Last week brought headlines that new results from the National Assessment of Educational Progress show U.S. students losing ground in reading and mathematics. Average scores in mathematics fell, while average scores in reading fell for eighth-graders and held level for fourth graders. And the number of students who haven’t mastered the basics is shocking, as described by the Washington Post:
The 2015 scores show that 64 percent of fourth-graders and 66 percent of eight-graders are not considered proficient in reading. In math, 60 percent of fourth-graders and 67 percent of eighth-graders are not considered proficient.
These are just the kind of attention-grabbing headlines that lead the public and policymakers to keep a laser-like focus on strategies for helping weak students get up to par.
In their important new book, Failing Our Brightest Kids: The Global Challenge of Educating High-Ability Students, Chester Finn and Brandon Wright don’t dispute the need to attend to students who aren’t mastering the basics. But they remind us that focusing on struggling students directs our attention away from high-ability students. And we ignore the needs of high-ability students at our collective peril:
A nation’s economic vitality and growth depend heavily on the quality and production of its human capital and its capacity for innovation. At the forefront of creation, invention, and discovery are—nearly always—the society’s cleverest, ablest, and best-educated men and women.
And yet, Finn and Wright insist, we’re now so focused on getting kids to proficient that we’re simply not attending to high-ability kids:
The quest for excellence has all but vanished from our education priorities—and it’s more thoroughly absent when such questing means paying attention to the schooling of high-ability children.
How could it have happened that policymakers have stopped attending to these students? A few decades ago, the Soviet success in launching Sputnik and other Cold War challenges focused policymakers’ attention on cultivating the best and the brightest. What changed?
Finn and Wright note the importance of the landmark 1983 report A Nation at Risk that focused attention on improving the performance of weak students. The 2001 No Child Left Behind law reinforced the focus on struggling students: when you’re intent on leaving no child behind, you simply can’t be as intent on helping the quickest dart ahead.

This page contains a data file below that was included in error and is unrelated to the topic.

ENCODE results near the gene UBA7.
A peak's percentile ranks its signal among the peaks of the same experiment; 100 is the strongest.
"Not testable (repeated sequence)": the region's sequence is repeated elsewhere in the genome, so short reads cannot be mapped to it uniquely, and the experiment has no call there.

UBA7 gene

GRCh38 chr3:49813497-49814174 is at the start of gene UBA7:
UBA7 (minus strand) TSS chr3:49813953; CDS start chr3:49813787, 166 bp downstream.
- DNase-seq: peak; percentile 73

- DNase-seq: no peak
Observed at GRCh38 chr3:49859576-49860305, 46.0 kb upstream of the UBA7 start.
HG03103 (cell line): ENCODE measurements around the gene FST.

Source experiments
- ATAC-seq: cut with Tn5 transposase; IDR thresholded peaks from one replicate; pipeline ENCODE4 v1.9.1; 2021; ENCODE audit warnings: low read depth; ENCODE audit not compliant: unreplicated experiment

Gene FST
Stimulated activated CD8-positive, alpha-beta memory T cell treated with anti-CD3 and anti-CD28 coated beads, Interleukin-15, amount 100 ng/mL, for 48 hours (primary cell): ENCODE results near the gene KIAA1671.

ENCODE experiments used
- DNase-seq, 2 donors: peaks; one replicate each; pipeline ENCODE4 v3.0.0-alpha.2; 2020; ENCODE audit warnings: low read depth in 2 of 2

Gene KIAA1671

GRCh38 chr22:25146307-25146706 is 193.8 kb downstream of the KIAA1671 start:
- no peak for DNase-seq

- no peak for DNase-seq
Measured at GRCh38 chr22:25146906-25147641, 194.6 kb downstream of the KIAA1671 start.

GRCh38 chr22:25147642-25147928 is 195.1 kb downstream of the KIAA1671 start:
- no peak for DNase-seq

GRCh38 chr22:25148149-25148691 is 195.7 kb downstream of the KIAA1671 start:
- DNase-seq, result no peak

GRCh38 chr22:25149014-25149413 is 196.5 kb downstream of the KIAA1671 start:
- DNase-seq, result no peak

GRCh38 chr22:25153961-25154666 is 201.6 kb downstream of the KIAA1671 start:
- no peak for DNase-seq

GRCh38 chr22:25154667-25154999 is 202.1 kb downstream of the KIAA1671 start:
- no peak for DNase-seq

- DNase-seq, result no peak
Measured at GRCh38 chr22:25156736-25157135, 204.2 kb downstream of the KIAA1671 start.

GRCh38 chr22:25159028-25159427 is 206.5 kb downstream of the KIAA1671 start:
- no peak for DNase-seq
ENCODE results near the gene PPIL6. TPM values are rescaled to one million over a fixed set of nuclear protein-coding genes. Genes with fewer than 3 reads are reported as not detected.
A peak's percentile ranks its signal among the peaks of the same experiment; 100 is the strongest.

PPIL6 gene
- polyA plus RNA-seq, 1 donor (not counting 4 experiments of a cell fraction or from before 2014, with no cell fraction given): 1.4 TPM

An important reason for ignoring high-ability students is that we simply don’t know which policies best support the most able students, and we don’t have good data that would help us puzzle that out, or even an agreed-upon definition of what it means to be “gifted.” Since policymakers—and many philanthropists—aspire to “data-driven decision-making” and “measurable results,” the fact that we don’t yet have good data discourages public and philanthropic investments in this area. That’s why one of Finn and Wright’s top recommendations is to support research on bright students.
A more philosophic reason for focusing attention on struggling rather than on high-ability students is that there’s justice to the claim that high-ability students already have a leg up on others, and we should therefore focus on helping those student who need more help. Focusing on high-ability students fosters the kind of “natural aristocracy” that appealed to John Adams and others of the Founders but seems undemocratic to many Americans.
Finn and Wright recommend that we do more for high-ability kids across the board. They’re especially compelling in arguing that policymakers and philanthropists should do more for bright children from disadvantaged backgrounds. We do a poor job of helping these kids: as they report, only 2% of U.S. students in the lowest socio-economic quartile achieved top scores in math in an international survey, while 20% of U.S. students in the highest socio-economic quartile achieved top scores. Helping children brimming with academic promise but whose households don’t have the resources to visit museums and travel, who might not get read to at bedtime, and who most likely have fewer high-achieving schoolmates seems like a good place to start.